Efforts by mass retailers to elevate beauty departments have not paid off—yet. That’s according to recent Nielsen data and a deep dive analysis by Stephanie Wissink, equity analyst at Jefferies.

Mass beauty continues to struggle, capping off a full year of lethargic results. Nielsen data for the 52-weeks ended January 26 shows sales of mass makeup and nail products were flat. Fragrances declined 2 percent. But, mass merchants managed to post a 4 percent rise in skin care along with a 2 percent gain in hair care. The most recent four-week data is more troubling, with makeup and nail actually down 1 percent.

Compared to last year at this juncture, makeup and nails were also flat, but skin care was actually even healthier, posting 6 percent gains. Fragrances, however, were down 6 percent last year at this time, suggesting perhaps there is a revival in what was once a mass mainstay.

Mass market staple brands continue to drag down results, with the exception of L’Oréal, one of the few legacy logos in the plus column.

Revlon is also an issue for the mass universe with sales off 8 percent, dragged down by Almay, which posted a 21 percent drop in the past four weeks. That comes despite muscle pumped behind Almay to boost it relevancy, especially with younger shoppers.

Coty sales decreased 3 percent, according to Nielsen. While the company trimmed its losses from 11 percent a year ago to 3 percent, Coty still isn’t achieving goals set after sizeable investments in marketing and sales. Cover Girl, Clairol and Rimmel were all down in the first four weeks. There is a glimmer: Sally Hansen produced four-week results that were up 5 percent. A healthy nail business could ignite sales across all beauty categories, experts suggested.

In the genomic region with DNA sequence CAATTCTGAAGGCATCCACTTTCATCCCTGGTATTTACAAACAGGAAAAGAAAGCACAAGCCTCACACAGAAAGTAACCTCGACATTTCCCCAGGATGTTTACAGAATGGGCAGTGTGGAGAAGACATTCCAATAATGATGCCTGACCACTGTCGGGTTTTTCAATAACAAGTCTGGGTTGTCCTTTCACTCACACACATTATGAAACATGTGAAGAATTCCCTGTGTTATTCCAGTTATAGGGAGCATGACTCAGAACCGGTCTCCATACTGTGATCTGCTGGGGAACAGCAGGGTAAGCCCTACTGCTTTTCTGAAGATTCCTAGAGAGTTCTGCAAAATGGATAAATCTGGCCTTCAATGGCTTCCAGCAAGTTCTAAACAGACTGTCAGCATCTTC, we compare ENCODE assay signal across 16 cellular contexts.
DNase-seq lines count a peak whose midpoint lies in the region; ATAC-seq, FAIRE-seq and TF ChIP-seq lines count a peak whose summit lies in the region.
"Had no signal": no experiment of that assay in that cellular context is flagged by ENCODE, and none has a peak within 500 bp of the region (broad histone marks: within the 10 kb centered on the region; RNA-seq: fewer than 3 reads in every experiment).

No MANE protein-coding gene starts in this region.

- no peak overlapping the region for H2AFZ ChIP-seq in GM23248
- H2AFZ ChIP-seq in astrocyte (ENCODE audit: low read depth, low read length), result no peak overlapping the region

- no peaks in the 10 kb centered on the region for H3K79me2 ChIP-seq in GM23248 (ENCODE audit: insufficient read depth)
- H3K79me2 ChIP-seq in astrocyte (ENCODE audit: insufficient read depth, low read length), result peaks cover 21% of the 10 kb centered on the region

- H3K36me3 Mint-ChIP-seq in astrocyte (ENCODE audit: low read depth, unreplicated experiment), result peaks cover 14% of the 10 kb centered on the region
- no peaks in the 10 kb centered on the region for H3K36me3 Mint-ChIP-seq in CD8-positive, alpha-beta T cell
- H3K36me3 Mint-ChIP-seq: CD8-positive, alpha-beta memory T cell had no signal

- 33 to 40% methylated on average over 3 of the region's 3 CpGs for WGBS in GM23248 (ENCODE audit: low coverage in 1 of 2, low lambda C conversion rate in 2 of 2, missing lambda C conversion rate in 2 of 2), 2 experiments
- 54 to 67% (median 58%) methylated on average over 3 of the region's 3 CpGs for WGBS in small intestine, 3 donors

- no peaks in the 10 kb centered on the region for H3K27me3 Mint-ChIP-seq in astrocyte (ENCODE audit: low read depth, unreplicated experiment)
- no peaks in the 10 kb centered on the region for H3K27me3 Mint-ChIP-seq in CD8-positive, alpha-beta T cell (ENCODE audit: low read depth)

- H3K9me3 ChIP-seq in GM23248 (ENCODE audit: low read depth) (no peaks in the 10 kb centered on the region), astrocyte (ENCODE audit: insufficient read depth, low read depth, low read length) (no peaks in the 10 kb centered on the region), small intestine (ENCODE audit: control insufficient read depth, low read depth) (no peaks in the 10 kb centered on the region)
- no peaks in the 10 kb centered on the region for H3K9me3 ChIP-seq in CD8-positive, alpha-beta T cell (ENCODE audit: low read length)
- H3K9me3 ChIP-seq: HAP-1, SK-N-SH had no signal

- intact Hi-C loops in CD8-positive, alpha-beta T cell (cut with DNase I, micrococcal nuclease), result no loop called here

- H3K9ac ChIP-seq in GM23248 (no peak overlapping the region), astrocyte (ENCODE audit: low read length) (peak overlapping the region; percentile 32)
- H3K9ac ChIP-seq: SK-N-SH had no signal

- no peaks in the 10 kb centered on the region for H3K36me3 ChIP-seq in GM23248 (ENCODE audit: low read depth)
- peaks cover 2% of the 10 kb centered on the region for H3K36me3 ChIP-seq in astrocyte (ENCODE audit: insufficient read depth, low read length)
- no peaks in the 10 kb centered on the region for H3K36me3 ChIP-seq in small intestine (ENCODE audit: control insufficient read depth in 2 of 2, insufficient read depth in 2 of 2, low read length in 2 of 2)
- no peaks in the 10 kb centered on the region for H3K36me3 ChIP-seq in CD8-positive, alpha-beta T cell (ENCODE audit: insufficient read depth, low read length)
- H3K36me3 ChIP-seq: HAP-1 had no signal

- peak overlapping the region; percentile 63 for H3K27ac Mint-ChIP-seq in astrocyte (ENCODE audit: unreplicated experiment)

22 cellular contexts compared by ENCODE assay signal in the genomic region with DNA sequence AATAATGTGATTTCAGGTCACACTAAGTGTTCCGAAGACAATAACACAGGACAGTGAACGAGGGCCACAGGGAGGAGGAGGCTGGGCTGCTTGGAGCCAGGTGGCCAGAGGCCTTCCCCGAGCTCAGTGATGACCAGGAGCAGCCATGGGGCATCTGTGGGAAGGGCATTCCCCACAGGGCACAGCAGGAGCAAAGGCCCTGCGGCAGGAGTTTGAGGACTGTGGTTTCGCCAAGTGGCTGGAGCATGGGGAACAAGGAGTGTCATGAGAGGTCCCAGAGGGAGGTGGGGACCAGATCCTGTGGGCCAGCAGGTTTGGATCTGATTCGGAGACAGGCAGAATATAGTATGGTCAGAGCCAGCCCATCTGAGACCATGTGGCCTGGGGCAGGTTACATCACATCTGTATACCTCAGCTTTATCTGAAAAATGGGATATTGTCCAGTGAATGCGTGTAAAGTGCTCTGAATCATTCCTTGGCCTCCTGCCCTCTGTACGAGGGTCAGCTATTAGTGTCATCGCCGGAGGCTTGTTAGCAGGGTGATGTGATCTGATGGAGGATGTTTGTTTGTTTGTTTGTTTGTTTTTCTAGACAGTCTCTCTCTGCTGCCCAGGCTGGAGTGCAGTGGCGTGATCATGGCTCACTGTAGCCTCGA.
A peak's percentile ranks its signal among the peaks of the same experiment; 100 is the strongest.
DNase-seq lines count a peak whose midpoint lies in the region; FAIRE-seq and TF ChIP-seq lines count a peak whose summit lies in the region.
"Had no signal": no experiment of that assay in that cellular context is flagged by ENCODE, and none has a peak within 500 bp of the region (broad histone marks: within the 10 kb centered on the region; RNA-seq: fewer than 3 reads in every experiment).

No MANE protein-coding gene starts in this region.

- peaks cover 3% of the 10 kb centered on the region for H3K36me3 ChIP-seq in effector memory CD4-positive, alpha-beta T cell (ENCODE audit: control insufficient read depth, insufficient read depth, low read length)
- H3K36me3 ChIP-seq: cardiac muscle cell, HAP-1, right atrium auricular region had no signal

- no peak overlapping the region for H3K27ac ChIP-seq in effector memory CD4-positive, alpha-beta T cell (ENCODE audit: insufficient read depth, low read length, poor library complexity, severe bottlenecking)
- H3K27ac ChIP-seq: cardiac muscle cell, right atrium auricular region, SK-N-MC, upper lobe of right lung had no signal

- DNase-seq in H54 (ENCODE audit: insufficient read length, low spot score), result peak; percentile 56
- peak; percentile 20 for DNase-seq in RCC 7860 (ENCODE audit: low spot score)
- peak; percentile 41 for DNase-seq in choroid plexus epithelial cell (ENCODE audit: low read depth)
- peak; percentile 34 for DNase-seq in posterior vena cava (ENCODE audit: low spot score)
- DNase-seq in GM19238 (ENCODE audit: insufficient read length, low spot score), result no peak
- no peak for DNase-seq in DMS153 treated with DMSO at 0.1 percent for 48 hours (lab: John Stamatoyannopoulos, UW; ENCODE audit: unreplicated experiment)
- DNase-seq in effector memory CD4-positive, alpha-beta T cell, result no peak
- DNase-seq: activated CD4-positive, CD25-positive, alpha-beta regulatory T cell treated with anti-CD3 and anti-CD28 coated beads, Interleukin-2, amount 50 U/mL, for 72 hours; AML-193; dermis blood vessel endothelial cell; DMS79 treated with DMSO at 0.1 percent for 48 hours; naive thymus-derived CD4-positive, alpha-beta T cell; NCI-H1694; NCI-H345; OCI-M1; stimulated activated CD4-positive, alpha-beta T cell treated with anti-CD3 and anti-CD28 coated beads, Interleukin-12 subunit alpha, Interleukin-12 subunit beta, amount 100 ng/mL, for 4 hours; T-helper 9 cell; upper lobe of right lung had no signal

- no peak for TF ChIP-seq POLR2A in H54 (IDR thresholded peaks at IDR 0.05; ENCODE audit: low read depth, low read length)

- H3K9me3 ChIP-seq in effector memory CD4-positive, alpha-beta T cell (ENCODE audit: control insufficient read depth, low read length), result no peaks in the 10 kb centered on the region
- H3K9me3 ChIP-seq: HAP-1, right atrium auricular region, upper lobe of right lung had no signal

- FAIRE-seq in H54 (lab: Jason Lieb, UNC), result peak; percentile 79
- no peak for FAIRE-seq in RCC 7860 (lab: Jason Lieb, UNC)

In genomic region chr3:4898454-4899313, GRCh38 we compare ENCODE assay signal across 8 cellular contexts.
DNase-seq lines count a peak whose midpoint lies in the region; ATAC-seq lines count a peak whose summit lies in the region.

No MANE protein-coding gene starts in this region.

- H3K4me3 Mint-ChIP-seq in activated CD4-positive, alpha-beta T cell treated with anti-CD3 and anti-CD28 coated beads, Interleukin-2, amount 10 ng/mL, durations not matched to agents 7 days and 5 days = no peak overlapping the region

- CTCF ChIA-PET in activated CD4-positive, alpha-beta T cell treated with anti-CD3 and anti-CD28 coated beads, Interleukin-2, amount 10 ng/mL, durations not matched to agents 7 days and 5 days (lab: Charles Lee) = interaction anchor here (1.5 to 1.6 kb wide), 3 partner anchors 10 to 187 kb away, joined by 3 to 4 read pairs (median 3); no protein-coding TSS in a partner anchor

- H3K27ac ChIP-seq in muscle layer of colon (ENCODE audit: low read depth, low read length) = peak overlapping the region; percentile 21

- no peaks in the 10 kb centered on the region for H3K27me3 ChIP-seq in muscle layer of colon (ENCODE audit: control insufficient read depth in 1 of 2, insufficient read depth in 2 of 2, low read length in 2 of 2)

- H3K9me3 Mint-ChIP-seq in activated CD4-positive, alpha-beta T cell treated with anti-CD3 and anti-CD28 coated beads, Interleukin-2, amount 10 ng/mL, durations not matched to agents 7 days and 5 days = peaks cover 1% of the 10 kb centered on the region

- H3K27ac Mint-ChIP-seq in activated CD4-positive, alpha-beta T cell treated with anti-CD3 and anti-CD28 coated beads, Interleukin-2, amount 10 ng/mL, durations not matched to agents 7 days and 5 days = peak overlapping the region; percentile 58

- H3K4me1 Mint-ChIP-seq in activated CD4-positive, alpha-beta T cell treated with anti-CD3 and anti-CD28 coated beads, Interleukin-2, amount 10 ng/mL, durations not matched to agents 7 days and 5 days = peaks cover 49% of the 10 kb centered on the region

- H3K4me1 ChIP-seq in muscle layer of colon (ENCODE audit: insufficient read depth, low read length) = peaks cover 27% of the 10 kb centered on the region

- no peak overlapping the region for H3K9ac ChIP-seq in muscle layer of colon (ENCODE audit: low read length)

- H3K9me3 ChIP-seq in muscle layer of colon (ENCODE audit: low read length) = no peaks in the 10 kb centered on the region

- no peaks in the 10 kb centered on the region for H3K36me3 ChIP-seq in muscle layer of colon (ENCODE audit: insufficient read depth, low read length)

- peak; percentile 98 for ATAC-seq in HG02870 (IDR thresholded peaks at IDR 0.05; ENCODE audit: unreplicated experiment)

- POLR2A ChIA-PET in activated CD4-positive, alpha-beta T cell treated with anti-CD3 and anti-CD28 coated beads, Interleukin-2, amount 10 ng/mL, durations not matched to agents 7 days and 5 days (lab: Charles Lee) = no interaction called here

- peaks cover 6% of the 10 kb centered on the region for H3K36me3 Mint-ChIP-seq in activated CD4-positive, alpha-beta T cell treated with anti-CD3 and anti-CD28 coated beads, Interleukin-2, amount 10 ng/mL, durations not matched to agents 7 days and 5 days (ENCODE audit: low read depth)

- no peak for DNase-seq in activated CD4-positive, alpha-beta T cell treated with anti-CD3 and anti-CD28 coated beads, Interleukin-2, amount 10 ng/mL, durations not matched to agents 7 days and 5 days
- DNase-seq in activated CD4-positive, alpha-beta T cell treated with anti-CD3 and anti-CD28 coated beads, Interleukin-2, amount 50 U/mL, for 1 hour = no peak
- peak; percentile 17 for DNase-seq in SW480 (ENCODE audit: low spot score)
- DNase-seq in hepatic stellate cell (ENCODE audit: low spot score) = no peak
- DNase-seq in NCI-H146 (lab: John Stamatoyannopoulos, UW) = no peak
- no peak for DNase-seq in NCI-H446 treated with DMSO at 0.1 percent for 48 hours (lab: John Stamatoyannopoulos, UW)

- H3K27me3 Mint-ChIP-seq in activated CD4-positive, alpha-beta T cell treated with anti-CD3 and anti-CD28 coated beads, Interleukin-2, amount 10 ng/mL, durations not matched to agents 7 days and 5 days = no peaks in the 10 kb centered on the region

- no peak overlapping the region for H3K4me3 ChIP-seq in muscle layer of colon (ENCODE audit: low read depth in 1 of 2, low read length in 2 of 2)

There were major shifts in Coty’s executive ranks over the past month including the departure of Ukonwa Ojo, the Global Chief Marketing Officer of Cover Girl and Sally Hansen. That was on the heels of the announcement that Laurent Kleitman, President of the Consumer Beauty division, was being replaced by Chief Executive Officer Pierre Laubies. In November, Camillo Pane, the former CEO, also exited the company.

E.l.f., which saw challenges in movement in the latter half of last year, registered a 2 percent growth surge. “While it may too soon to tell if this positive inflection is the result of ‘Project Unicorn’ merchandising improvements and investments in innovation, we view this data as favorable,” said Stephanie.

Project Unicorn was introduced late last year to stem deceleration and consisted of changing some of the company’s product packaging—often removing them from boxes—to not only get more items on shelves, but put a bigger focus on the actual products.

Could there be a rebirth of the mass market beauty business in the offing? The answers could come as hints that pricey brands stagnating. “It [beauty] is going to still grow, but we are seeing a slowdown, especially in makeup which has been slowing for some time,” said Larissa Jensen, Executive Director and Industry Analyst of U.S. Beauty for NPD at CEW’s annual State of the Industry Beauty Report event February 5. She added makeup is still the largest category in prestige beauty, but when it slacks off, the entire business suffers. “We anticipate growth, but it is going to be softer and the engines that drive it are going to be different.”

The mass market, on the other hand, has dealt with stalling of sales growth over the past two years and many chains and brands have put programs in place to perk up sales. For some it has been optimization of shelf space, for others it has been partnerships, such as Birchbox/Walgreens and CVS/Glamsquad. While those partnerships are highly visibly, other mass retailers have added more niche brands, higher levels of service and more upscale in-store presentations. Some experts bet value merchants could emerge from the “beauty” recession faster than prestige competitors.